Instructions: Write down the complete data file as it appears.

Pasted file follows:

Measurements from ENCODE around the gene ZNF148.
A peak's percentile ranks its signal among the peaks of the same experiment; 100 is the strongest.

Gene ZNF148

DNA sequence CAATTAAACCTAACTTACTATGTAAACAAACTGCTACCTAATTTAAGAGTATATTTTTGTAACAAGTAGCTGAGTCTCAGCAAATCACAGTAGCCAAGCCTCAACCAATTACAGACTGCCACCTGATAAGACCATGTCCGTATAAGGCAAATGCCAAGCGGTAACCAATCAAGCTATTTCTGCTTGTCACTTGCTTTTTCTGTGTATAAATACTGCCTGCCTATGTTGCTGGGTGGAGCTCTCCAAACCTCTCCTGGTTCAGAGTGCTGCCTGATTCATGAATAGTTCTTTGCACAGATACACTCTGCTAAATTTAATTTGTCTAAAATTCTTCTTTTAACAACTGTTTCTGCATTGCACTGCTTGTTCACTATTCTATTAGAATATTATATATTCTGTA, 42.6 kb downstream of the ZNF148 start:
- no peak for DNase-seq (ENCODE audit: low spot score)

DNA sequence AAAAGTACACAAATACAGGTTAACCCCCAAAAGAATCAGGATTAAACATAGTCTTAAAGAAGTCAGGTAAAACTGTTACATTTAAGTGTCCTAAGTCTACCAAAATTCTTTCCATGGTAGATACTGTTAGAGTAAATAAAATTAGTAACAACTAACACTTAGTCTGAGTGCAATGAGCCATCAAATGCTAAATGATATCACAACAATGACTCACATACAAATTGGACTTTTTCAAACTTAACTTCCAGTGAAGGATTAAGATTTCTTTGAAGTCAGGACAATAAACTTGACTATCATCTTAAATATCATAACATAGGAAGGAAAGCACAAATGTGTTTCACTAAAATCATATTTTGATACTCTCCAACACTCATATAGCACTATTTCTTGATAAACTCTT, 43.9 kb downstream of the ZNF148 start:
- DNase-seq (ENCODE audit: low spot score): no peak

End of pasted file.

Measurements from ENCODE around the gene ZNF148.
A peak's percentile ranks its signal among the peaks of the same experiment; 100 is the strongest.

Gene ZNF148

DNA sequence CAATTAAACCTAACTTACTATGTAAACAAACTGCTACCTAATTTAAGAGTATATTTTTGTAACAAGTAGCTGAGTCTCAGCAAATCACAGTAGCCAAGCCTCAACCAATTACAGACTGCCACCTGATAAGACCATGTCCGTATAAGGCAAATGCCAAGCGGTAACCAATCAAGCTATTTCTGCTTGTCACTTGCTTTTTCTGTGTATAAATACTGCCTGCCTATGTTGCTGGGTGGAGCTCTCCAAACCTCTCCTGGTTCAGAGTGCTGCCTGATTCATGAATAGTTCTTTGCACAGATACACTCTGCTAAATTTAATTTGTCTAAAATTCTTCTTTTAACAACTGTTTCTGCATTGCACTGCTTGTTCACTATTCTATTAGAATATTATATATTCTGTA, 42.6 kb downstream of the ZNF148 start:
- no peak for DNase-seq (ENCODE audit: low spot score)

DNA sequence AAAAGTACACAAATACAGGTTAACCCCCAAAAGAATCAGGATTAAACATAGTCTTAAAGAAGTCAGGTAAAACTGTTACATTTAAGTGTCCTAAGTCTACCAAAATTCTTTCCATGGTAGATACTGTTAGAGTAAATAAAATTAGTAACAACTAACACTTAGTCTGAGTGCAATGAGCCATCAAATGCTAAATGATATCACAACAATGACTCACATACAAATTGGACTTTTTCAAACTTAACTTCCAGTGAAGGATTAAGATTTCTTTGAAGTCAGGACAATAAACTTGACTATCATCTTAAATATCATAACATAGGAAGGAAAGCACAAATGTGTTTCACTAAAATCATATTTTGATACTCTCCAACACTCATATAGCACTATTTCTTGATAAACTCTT, 43.9 kb downstream of the ZNF148 start:
- DNase-seq (ENCODE audit: low spot score): no peak